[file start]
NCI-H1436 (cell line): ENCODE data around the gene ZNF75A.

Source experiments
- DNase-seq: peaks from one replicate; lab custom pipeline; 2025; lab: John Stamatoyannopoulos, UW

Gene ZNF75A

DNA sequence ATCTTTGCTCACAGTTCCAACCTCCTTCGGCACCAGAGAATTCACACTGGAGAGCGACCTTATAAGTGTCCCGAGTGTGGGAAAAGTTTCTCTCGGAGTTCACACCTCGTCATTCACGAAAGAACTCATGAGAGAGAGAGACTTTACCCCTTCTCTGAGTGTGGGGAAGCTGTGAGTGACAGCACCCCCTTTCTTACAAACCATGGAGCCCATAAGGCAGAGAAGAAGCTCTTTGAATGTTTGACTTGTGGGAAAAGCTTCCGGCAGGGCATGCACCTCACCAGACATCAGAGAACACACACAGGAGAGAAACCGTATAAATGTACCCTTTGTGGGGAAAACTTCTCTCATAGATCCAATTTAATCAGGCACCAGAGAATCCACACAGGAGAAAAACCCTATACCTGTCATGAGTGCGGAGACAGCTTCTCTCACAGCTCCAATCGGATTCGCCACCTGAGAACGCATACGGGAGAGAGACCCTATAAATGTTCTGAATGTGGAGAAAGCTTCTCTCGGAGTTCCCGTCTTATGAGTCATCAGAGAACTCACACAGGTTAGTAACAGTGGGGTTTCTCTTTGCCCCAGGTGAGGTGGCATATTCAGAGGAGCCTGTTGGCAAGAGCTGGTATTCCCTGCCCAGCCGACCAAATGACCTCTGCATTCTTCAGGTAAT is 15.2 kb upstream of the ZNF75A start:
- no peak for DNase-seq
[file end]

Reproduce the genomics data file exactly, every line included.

NCI-H1436 (cell line): ENCODE data around the gene ZNF75A.

Source experiments
- DNase-seq: peaks from one replicate; lab custom pipeline; 2025; lab: John Stamatoyannopoulos, UW

Gene ZNF75A

DNA sequence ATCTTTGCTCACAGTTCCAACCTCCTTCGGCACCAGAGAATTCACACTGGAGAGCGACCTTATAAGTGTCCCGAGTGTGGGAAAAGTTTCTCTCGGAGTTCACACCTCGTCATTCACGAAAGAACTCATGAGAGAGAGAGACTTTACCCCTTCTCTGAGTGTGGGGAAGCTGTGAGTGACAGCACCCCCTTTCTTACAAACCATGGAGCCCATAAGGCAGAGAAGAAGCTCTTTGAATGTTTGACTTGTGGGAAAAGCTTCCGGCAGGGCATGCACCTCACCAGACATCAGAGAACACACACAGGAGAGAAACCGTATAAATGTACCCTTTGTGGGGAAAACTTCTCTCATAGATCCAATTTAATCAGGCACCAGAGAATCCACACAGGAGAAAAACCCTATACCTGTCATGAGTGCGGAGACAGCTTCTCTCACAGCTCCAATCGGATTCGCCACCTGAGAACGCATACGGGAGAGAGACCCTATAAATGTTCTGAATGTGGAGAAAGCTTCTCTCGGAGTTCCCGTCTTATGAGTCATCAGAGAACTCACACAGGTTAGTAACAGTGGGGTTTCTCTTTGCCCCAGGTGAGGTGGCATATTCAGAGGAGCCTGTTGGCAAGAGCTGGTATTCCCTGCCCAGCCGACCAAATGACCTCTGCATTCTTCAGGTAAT is 15.2 kb upstream of the ZNF75A start:
- no peak for DNase-seq